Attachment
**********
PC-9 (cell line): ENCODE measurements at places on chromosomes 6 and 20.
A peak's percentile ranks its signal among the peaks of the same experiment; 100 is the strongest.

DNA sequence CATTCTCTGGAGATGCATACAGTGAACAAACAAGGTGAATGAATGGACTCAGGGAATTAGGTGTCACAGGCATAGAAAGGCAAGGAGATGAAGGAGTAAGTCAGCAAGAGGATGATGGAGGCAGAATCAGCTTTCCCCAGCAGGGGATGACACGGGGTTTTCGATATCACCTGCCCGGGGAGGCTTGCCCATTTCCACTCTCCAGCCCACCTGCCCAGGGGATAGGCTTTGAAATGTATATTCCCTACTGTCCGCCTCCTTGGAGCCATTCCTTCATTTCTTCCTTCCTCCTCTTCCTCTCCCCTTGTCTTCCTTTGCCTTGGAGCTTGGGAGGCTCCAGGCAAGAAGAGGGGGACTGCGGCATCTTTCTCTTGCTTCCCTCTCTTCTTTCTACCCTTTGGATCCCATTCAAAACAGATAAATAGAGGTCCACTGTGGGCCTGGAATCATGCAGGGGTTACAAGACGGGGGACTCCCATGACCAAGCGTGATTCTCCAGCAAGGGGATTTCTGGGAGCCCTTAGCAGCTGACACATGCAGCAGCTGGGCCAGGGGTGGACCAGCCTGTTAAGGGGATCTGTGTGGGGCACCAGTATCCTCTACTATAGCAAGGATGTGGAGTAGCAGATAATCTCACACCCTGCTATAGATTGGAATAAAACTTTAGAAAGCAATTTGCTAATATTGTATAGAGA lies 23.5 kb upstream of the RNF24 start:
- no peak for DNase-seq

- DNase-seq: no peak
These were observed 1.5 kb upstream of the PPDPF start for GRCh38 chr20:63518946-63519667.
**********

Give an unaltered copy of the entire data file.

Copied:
PC-9 (cell line): ENCODE measurements at places on chromosomes 6 and 20.
A peak's percentile ranks its signal among the peaks of the same experiment; 100 is the strongest.

DNA sequence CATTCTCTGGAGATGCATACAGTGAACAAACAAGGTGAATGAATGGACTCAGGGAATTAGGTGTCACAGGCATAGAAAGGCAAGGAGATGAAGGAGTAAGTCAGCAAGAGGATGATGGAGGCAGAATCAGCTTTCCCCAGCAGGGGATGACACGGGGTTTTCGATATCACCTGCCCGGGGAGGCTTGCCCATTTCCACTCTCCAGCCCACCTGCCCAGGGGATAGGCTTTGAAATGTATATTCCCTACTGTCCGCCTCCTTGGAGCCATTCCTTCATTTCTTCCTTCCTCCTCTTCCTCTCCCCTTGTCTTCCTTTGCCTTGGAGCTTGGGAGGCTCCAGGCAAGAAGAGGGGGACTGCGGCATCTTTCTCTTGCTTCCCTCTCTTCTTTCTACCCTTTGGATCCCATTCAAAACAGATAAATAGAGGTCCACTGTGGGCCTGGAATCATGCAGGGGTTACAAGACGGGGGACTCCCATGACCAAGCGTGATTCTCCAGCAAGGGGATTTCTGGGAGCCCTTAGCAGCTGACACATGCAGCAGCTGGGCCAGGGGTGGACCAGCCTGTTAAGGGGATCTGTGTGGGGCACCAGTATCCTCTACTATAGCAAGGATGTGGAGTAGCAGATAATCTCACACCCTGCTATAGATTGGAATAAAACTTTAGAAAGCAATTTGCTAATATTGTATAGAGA lies 23.5 kb upstream of the RNF24 start:
- no peak for DNase-seq

- DNase-seq: no peak
These were observed 1.5 kb upstream of the PPDPF start for GRCh38 chr20:63518946-63519667.